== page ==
Support

My name is Deborah Brandon.

I'm seven years post brain injury.

I'm on anti-seizure meds to treat both seizures and depression.

And I'm afraid.

Over the last few weeks, I've noticed that my depression is worsening.

I've never been a pill popper. I'm leery of any kinds of meds, but especially neurology and psychiatric medications. Before the brain bleeds, I only took pain killers for headaches and antibiotics when needed. But now, I have no choice. In addition to blood pressure medication to prevent future bleeds, I take Lamictal, which in addition to treating seizure disorders, also acts as a mood stabilizer.

Seizures and suicidal thoughts versus anti-seizure meds and anti-depressants.

I take Lamictal, religiously, twice a day.

I've had to increase the dosage a few times already. The thought of making any changes fills me with anxiety, whether it's increasing the dose further, switching to new meds, or adding different meds to the current cocktail.

I read that meds can lose effectiveness, that your system can become immune to them. I hoped that my case would be different. I heard that depression can keep worsening over time. I wanted to believe that I'd finally plateaued.

Will I forever be adjusting and readjusting meds? Is there some chance that I will plateau some day? Is there a realistic possibility of beating this without meds?

I went to the experts. No, not to the doctors. I posted a query on sites of a couple of brain injury support groups. Answers came pouring in.

“Depression can worsen over time.” No news there.

“Seven years? It's probably time to switch to new meds.” I was afraid of that.

“I eat five cashews and two brazil nuts a day.” Should they be raw or roasted? What if I eat six cashews? Is there such a thing as cashew overdose?

“Exercise and nutrition.” I'd exercise more regularly if it weren't for the frequent headaches... In addition, I eat a fairly healthy diet, though perhaps I could cut back on sugar. Except for ice cream. Salty caramel ice cream... mmmm...

“Pet therapy can also help.” My landlord doesn't allow pets, but occasionally I get to dog-sit my grand-dog.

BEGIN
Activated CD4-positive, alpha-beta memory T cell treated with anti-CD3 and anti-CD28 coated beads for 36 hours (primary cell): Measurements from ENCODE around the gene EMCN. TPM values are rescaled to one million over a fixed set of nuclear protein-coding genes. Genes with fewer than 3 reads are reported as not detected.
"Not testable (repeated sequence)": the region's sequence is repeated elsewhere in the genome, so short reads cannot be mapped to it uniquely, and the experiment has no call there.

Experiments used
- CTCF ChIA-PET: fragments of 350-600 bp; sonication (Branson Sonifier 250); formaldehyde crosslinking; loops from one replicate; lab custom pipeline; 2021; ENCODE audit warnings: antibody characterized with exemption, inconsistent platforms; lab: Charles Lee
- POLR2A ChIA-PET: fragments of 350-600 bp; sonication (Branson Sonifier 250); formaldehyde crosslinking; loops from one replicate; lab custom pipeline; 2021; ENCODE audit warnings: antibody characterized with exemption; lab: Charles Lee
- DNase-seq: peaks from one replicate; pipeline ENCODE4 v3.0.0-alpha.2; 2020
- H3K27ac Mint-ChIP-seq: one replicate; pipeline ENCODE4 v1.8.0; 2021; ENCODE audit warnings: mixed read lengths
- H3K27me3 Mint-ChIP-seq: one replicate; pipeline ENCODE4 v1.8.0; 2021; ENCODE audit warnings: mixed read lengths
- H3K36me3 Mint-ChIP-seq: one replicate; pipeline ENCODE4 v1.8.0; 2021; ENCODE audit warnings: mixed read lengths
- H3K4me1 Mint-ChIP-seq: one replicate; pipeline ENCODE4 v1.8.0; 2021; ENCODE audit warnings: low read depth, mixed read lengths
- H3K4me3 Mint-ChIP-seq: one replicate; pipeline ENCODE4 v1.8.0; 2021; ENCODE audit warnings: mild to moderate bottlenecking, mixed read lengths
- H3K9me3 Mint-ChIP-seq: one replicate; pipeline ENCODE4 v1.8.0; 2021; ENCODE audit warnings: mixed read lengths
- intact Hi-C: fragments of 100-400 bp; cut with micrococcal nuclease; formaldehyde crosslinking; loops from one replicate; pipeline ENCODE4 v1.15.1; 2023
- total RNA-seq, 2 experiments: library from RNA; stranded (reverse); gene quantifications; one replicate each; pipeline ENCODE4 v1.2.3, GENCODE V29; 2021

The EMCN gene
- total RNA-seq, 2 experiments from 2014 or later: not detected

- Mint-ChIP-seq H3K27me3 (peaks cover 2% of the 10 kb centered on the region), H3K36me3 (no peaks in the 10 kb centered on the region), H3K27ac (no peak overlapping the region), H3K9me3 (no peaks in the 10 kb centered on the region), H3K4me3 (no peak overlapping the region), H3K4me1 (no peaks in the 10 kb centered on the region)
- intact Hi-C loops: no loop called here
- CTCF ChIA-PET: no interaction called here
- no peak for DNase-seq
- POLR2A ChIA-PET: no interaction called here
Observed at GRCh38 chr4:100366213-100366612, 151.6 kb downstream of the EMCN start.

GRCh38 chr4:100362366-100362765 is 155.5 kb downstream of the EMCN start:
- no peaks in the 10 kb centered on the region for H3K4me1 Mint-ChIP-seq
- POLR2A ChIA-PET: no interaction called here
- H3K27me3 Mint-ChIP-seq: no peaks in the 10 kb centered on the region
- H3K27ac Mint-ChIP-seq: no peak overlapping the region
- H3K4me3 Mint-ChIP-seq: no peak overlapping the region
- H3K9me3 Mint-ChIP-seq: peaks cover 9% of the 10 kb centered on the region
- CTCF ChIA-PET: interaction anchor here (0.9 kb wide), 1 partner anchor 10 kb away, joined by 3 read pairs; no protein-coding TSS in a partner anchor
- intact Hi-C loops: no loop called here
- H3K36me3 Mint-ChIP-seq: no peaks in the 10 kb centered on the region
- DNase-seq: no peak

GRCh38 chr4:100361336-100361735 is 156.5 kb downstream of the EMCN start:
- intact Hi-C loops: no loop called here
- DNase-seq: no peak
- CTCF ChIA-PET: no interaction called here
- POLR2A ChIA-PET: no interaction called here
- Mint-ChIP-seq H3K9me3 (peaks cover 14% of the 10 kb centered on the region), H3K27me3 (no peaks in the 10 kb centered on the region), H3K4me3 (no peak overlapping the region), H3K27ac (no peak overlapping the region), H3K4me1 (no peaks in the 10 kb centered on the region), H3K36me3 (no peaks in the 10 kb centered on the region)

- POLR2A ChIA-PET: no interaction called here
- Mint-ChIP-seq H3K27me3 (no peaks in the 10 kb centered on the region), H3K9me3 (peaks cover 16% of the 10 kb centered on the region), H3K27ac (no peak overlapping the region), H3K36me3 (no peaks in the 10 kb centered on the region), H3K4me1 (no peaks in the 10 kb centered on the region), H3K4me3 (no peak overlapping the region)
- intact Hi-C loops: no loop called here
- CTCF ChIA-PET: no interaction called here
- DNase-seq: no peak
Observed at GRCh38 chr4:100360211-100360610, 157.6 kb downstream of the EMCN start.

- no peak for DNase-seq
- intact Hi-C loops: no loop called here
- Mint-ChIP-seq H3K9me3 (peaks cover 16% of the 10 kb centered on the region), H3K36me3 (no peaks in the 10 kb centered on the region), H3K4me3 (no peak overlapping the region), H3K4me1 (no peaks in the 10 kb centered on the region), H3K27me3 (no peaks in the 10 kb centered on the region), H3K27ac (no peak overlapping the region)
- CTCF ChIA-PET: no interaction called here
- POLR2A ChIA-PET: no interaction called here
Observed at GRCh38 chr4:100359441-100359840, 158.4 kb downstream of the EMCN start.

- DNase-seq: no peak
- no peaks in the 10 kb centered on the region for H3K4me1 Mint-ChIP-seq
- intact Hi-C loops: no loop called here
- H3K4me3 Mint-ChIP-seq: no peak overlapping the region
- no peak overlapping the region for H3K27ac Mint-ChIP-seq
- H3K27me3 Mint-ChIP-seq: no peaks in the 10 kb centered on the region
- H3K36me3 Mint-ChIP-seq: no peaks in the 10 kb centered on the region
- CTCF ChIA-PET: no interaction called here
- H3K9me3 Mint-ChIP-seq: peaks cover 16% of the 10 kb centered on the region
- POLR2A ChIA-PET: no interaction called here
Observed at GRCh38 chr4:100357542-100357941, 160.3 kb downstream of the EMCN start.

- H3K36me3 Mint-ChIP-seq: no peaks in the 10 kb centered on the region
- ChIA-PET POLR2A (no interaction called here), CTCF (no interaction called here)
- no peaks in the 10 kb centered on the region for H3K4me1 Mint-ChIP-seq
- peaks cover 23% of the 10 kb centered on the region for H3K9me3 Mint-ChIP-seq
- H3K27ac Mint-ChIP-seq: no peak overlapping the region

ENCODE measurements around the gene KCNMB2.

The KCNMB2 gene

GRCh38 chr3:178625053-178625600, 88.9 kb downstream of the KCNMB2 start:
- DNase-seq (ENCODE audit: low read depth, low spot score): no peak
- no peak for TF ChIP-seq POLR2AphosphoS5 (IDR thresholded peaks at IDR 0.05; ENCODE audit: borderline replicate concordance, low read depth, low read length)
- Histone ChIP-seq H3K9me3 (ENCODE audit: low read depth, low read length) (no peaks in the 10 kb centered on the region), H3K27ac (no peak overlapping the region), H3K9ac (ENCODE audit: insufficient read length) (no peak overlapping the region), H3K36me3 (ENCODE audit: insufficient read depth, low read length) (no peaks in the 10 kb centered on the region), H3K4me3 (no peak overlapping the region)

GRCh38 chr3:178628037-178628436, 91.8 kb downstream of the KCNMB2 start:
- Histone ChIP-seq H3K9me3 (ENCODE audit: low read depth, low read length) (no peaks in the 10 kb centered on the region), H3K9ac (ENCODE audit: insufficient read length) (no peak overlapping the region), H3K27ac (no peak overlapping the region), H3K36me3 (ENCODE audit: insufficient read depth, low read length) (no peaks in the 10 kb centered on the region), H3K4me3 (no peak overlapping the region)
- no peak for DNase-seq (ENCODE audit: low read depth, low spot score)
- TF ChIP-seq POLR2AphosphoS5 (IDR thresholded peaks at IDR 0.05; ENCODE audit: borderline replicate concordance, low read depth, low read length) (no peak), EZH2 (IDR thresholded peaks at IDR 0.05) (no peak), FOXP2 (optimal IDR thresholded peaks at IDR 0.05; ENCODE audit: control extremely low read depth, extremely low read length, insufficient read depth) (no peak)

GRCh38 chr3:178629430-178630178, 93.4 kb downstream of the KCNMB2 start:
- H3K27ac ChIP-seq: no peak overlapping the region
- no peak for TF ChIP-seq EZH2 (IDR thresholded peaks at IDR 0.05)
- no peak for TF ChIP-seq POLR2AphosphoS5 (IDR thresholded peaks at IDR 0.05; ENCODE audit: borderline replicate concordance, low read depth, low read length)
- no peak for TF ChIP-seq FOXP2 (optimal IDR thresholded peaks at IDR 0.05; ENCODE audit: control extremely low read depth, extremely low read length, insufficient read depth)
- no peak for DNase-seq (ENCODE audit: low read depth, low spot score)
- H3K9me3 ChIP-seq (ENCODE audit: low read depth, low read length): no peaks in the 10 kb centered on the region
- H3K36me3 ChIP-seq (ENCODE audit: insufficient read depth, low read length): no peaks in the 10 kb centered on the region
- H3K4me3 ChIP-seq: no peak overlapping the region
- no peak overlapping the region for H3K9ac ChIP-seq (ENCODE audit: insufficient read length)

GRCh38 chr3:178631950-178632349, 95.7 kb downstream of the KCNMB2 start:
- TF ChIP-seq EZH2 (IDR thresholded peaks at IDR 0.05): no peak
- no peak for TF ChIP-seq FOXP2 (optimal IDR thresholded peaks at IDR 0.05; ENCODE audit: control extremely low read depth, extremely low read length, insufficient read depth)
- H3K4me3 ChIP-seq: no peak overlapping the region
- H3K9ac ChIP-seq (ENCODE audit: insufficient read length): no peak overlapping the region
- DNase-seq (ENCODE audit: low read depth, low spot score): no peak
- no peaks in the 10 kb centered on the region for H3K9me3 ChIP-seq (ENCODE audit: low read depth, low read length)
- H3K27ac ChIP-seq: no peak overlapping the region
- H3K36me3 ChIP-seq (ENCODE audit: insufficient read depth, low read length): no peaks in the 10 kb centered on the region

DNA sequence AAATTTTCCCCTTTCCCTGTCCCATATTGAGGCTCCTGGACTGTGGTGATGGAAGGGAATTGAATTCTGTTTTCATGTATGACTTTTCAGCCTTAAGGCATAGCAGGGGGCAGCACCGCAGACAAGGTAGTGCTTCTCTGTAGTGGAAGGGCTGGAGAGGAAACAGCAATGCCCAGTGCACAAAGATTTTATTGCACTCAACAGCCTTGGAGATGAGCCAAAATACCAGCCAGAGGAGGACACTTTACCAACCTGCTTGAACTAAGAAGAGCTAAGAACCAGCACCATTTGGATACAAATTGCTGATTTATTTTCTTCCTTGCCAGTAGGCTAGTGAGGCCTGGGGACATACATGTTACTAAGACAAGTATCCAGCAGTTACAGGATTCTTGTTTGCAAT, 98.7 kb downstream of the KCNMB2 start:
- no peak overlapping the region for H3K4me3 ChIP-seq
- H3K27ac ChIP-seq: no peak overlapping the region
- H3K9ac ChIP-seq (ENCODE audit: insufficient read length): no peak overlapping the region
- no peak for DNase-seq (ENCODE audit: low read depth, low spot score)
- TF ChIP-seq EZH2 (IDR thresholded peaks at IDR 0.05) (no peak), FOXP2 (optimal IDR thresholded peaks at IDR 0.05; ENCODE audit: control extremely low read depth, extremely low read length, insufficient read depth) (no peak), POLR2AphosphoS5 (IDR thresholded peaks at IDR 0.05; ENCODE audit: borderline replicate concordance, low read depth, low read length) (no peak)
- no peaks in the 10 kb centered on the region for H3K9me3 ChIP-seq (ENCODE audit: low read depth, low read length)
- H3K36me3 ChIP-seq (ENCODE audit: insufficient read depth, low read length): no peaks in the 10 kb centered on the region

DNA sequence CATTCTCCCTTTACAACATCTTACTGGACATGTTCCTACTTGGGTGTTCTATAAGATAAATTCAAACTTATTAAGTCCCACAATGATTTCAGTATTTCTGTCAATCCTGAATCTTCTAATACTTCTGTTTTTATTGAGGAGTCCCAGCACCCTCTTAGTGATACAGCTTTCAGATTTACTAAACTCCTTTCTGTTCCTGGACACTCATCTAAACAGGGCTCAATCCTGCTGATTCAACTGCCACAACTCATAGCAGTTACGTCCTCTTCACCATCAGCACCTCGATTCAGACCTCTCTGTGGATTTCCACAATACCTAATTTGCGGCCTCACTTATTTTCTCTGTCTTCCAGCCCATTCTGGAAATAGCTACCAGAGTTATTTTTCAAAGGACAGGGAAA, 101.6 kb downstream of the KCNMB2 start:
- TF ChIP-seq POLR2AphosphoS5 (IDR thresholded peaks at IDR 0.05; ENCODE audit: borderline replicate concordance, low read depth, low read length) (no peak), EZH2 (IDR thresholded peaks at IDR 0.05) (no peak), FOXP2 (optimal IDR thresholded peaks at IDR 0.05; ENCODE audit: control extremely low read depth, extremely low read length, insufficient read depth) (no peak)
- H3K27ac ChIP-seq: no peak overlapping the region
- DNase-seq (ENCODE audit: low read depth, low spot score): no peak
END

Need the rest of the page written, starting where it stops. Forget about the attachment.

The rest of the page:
“You're not alone.” I knew that. That was why I posted my query.

“Hang in there. I'll pray for you.” Thanks. But...

In the past, when I posted a request for information, I felt that such comments were empty, unhelpful, and rather irritating. I had no need for prayers or good vibes. But this time, I appreciated them. People cared enough to comment, some at length. Strangers. To my surprise, they actually helped, easing my fear.

Until now, I thought that the need for a support groups was a matter of type—I wasn't the type of person who was comfortable with such support, or needed it.

Also, during my first couple of years after the surgeries, plagued by depression and fear, only able to handle one day at a time, I was afraid to befriend people who were probably also in bad shape. Finally, feeling stronger physically and emotionally, I joined the Angioma Alliance, not for the support, but because I saw it as an excellent source of information.

I was a bit disappointed to learn that much of the information available I'd already discovered on my own. In fact, over the years, I was a source of information for other members. Then lately, every so often, at the end of my responses, I'd add an encouraging remark such as “Be strong,” or “Thinking of you.” I wasn't sure why.

And now, not only was I not irritated by the feel good comments, but I was actually grateful for the expressions of support. Why? What had changed? Was it temporary, while I was in the depths of depression and needy? Or was another phase in the recovery process? Perhaps it was a sign of growth.